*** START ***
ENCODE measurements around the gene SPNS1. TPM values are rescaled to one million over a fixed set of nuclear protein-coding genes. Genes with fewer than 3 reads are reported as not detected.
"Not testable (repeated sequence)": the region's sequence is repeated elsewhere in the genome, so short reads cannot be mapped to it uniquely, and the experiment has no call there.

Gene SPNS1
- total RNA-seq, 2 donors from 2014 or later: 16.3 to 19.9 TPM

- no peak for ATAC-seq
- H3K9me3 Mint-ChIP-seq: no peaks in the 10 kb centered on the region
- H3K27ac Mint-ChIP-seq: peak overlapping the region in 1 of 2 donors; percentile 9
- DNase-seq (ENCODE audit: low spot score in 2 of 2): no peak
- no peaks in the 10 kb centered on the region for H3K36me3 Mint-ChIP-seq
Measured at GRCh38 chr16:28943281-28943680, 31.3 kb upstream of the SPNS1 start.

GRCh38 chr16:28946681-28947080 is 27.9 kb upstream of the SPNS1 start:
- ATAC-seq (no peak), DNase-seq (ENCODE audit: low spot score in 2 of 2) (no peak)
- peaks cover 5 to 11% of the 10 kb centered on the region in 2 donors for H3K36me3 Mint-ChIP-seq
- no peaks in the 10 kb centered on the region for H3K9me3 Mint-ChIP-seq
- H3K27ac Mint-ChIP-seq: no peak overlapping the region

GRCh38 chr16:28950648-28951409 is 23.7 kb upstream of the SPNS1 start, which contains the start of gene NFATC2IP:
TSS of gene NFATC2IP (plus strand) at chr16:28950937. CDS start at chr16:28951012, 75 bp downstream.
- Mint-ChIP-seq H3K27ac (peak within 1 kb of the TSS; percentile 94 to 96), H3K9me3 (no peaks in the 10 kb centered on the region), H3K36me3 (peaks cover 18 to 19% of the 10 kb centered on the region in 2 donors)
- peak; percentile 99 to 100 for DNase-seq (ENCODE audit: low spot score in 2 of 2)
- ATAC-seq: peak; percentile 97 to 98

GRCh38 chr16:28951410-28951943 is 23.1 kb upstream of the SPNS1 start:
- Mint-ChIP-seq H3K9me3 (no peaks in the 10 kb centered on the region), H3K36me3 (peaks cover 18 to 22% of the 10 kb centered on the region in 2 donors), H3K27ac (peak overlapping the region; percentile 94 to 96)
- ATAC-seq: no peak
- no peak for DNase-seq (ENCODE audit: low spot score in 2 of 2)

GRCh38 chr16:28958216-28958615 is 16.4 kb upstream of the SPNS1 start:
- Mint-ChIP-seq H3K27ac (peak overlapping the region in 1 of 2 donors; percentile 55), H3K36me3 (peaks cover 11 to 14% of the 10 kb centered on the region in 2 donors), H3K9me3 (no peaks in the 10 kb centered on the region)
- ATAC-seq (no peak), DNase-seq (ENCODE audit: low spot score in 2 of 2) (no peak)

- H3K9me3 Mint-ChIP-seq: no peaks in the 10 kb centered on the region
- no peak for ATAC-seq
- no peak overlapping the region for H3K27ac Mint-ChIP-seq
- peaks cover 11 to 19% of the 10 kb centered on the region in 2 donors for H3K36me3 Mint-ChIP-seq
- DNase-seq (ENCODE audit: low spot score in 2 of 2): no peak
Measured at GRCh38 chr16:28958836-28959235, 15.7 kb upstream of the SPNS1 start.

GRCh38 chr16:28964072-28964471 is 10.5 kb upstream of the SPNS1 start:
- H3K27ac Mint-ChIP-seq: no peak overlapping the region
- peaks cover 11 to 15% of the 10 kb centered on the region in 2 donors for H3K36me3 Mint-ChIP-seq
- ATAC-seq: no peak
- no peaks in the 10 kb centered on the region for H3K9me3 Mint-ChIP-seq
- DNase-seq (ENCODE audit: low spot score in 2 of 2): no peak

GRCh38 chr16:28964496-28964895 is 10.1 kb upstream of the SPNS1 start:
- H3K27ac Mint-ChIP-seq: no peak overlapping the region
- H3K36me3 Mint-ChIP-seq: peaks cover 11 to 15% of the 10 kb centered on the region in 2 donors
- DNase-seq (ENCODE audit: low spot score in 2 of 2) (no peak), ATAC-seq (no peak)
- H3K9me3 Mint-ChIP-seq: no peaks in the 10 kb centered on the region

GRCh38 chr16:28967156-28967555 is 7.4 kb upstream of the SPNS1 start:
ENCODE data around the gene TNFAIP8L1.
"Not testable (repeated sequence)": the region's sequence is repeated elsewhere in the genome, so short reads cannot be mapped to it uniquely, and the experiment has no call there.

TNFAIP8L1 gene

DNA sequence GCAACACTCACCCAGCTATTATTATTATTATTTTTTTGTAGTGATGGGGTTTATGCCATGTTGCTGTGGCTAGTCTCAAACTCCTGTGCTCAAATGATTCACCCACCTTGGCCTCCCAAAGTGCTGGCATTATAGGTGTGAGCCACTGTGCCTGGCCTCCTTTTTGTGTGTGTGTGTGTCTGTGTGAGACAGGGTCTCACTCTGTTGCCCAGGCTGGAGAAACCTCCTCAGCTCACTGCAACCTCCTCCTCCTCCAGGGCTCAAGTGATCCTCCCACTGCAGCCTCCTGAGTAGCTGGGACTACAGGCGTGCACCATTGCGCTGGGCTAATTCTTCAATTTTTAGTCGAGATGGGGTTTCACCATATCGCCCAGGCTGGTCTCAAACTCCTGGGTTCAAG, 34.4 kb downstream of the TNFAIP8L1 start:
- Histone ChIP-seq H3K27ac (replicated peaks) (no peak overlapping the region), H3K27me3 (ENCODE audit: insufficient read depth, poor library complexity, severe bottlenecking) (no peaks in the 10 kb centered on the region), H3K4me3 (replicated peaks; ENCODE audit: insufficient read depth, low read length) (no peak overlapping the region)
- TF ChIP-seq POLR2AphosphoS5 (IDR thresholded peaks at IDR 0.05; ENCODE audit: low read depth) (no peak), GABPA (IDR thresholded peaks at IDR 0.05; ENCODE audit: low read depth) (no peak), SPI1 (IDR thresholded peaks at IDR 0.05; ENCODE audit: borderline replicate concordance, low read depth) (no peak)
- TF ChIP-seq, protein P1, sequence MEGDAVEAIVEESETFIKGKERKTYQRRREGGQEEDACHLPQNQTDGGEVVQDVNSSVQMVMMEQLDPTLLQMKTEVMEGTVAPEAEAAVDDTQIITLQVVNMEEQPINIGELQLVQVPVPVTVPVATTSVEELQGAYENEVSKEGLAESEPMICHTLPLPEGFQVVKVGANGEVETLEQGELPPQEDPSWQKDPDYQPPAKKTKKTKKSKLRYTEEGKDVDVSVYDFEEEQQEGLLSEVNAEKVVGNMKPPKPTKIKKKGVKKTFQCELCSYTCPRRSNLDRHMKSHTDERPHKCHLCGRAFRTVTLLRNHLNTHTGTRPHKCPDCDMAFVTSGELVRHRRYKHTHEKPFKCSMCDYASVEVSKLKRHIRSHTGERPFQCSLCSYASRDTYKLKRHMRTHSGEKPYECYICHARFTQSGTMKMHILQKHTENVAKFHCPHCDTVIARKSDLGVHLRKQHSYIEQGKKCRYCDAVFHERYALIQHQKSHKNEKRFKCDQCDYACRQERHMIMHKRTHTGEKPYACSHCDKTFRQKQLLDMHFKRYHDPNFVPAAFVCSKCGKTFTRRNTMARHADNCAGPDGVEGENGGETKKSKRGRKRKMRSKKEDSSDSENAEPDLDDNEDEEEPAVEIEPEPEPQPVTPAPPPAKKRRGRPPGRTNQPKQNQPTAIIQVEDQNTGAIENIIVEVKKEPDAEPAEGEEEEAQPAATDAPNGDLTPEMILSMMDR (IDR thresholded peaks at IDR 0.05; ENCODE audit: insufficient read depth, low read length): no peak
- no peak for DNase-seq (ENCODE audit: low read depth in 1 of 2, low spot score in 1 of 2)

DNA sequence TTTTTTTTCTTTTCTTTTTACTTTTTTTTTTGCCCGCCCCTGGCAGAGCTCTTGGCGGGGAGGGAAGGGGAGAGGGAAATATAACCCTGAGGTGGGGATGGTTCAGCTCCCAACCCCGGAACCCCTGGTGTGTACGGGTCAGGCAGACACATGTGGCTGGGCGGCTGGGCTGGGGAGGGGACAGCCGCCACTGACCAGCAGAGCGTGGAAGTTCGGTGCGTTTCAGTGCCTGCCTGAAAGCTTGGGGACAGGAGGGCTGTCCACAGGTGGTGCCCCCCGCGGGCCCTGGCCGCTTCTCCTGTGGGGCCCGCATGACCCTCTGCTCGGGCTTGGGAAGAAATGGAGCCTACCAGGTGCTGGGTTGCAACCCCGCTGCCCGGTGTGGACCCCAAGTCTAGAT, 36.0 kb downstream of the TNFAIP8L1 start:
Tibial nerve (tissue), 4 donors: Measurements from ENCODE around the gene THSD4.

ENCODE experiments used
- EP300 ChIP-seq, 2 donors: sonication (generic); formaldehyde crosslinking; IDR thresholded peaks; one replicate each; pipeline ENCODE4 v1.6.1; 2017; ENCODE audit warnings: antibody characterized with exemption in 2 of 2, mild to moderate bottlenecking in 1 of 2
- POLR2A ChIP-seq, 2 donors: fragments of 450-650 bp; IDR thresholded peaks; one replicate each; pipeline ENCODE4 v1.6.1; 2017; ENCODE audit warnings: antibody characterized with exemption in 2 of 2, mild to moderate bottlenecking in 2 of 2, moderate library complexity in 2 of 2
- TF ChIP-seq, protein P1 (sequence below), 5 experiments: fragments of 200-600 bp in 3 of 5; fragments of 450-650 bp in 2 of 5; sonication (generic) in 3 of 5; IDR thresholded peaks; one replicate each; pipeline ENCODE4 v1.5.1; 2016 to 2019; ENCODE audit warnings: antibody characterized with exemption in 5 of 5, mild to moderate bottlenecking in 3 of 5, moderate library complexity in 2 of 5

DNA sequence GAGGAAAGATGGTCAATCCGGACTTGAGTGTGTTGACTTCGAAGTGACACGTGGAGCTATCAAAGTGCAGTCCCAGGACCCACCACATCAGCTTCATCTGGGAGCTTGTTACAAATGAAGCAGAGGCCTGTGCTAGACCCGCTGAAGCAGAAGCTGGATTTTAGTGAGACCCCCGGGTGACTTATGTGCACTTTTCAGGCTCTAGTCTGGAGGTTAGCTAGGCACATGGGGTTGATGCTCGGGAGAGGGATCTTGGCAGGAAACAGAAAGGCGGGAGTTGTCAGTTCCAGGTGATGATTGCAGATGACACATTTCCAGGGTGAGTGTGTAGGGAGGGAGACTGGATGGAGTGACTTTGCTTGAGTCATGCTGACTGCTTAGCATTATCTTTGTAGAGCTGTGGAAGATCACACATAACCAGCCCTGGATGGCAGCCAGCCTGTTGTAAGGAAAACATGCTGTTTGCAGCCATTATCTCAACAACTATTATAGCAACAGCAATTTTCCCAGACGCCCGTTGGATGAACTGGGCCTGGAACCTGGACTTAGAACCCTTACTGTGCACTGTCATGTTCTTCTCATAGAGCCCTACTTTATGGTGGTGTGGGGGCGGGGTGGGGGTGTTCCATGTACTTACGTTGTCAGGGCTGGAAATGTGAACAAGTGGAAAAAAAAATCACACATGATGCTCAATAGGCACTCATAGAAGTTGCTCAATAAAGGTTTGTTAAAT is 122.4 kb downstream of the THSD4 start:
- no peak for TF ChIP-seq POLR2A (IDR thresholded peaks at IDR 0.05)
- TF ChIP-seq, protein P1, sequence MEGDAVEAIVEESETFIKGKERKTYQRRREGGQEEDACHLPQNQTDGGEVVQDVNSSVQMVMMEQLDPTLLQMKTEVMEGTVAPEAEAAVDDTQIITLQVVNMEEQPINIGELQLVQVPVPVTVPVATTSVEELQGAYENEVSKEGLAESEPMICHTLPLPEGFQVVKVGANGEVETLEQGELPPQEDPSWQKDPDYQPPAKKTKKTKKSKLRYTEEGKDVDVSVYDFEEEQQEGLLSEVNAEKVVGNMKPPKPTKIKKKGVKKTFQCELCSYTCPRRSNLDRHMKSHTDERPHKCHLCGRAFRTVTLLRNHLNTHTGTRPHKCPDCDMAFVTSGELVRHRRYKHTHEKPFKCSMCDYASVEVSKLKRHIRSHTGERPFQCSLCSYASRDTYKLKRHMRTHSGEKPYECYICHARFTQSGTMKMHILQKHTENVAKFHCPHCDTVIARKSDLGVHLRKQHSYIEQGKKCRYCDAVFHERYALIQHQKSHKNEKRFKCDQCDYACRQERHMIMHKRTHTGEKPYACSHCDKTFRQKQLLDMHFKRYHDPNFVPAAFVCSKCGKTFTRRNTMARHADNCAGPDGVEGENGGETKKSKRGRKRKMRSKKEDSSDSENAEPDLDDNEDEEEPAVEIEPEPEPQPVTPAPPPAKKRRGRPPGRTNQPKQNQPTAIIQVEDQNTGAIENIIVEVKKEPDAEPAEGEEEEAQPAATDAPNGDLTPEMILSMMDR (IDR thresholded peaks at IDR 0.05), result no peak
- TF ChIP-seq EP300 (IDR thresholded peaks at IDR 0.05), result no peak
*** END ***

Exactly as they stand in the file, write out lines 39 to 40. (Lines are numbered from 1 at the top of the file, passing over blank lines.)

- DNase-seq (ENCODE audit: low spot score in 2 of 2): no peak

GRCh38 chr16:28964496-28964895 is 10.1 kb upstream of the SPNS1 start: